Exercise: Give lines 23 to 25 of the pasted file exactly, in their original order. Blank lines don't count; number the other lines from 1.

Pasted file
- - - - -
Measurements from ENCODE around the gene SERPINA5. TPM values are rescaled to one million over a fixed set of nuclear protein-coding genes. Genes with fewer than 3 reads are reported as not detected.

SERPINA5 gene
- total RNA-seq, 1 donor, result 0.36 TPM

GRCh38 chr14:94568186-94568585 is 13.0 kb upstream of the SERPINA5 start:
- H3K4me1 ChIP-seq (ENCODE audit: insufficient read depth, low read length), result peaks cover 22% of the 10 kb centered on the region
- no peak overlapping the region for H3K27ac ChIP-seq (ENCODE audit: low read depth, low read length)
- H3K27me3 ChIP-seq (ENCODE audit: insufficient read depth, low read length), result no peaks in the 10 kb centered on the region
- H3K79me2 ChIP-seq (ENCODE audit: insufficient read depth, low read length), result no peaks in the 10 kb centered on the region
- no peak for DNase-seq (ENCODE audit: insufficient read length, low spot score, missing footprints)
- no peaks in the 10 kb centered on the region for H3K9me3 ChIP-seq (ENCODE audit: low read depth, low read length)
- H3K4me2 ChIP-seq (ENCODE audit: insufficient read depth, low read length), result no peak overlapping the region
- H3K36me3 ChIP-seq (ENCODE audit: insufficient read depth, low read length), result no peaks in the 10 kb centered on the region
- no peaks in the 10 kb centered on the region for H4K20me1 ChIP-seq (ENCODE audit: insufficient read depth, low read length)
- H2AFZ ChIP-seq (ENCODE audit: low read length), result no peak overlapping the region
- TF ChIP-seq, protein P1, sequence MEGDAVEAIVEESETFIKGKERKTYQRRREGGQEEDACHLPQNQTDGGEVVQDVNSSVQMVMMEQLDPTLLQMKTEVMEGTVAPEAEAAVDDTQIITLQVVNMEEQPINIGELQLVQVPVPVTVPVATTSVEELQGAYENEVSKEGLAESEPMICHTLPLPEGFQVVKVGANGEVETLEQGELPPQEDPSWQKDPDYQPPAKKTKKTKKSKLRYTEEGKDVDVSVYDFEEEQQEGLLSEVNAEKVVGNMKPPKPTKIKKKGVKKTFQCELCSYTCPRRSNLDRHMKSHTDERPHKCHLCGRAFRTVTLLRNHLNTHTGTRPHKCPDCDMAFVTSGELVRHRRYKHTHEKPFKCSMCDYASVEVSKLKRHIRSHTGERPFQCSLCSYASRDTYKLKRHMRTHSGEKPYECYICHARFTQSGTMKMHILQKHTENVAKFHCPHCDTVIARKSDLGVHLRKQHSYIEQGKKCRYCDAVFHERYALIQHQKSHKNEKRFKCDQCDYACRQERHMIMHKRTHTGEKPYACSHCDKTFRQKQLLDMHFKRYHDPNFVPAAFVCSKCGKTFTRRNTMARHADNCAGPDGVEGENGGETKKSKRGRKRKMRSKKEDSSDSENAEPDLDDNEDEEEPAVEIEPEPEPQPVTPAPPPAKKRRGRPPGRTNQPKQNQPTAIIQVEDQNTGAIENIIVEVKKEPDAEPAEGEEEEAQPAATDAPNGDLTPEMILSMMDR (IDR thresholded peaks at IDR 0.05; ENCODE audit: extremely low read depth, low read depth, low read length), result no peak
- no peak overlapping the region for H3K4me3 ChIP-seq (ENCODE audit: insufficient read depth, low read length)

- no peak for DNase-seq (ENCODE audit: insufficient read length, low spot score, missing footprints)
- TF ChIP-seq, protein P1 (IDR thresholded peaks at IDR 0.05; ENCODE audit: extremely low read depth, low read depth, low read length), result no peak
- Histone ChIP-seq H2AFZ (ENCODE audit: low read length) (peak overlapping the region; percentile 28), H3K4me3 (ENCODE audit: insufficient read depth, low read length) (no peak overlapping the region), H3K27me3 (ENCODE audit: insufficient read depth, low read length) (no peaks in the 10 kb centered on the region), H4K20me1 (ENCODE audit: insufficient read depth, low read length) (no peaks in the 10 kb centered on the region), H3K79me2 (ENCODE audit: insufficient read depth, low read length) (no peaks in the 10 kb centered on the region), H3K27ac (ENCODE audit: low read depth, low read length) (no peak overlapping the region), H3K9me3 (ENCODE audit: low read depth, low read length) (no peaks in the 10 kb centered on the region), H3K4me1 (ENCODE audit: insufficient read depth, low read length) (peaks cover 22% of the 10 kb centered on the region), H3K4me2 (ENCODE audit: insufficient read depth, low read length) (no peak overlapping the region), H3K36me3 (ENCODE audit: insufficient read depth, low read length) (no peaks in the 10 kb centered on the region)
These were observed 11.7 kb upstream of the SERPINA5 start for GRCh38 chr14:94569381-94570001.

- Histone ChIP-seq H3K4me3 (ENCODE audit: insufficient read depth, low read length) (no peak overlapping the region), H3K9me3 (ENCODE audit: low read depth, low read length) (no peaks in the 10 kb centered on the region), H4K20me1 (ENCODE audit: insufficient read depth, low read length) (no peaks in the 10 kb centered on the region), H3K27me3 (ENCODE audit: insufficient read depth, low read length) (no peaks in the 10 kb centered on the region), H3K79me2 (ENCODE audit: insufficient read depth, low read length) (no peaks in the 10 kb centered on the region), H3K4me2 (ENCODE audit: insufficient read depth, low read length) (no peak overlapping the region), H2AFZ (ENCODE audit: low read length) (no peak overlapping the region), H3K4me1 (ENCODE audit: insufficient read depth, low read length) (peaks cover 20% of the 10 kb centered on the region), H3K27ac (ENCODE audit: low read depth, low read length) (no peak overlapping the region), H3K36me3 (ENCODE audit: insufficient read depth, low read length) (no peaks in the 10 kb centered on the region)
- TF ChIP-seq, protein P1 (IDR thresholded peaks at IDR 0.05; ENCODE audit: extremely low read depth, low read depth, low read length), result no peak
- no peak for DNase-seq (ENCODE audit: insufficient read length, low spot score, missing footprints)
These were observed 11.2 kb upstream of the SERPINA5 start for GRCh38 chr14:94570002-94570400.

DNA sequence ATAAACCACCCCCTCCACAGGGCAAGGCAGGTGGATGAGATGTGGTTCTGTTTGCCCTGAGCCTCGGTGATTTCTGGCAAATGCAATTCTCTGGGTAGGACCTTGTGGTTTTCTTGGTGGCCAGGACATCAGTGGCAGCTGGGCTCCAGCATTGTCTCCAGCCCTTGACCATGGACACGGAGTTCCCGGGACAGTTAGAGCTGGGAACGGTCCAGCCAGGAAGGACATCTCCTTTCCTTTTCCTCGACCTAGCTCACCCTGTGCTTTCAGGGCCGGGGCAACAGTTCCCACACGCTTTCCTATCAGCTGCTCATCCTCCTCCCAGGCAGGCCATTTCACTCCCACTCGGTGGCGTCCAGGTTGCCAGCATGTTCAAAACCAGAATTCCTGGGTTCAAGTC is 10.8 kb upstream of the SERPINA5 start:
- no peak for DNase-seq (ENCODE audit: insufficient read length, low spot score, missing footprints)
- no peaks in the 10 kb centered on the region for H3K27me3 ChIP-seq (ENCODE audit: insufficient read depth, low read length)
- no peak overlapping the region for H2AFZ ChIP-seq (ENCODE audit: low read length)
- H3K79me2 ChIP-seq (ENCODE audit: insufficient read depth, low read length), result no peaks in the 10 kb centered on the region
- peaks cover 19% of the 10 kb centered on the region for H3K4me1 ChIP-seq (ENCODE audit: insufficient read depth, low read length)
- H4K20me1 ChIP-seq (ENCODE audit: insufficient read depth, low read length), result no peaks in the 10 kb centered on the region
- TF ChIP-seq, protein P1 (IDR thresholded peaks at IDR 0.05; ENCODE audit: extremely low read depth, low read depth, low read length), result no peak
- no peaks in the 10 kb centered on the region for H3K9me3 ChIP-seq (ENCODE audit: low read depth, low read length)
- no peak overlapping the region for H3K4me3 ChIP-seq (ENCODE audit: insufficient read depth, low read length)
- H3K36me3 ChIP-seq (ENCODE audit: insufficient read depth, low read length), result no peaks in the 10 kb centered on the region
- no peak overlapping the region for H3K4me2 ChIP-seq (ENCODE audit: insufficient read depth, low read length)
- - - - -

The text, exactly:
- no peak for DNase-seq (ENCODE audit: insufficient read length, low spot score, missing footprints)
These were observed 11.2 kb upstream of the SERPINA5 start for GRCh38 chr14:94570002-94570400.

DNA sequence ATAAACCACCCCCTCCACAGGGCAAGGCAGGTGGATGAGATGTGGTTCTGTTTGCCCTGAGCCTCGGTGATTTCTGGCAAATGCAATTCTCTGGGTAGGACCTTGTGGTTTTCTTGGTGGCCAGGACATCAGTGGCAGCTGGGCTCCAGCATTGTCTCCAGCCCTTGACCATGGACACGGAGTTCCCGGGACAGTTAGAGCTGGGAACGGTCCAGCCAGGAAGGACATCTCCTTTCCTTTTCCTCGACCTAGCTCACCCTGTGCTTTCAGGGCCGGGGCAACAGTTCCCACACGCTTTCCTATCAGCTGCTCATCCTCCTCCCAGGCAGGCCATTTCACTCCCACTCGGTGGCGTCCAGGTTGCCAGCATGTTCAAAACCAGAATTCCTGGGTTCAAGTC is 10.8 kb upstream of the SERPINA5 start: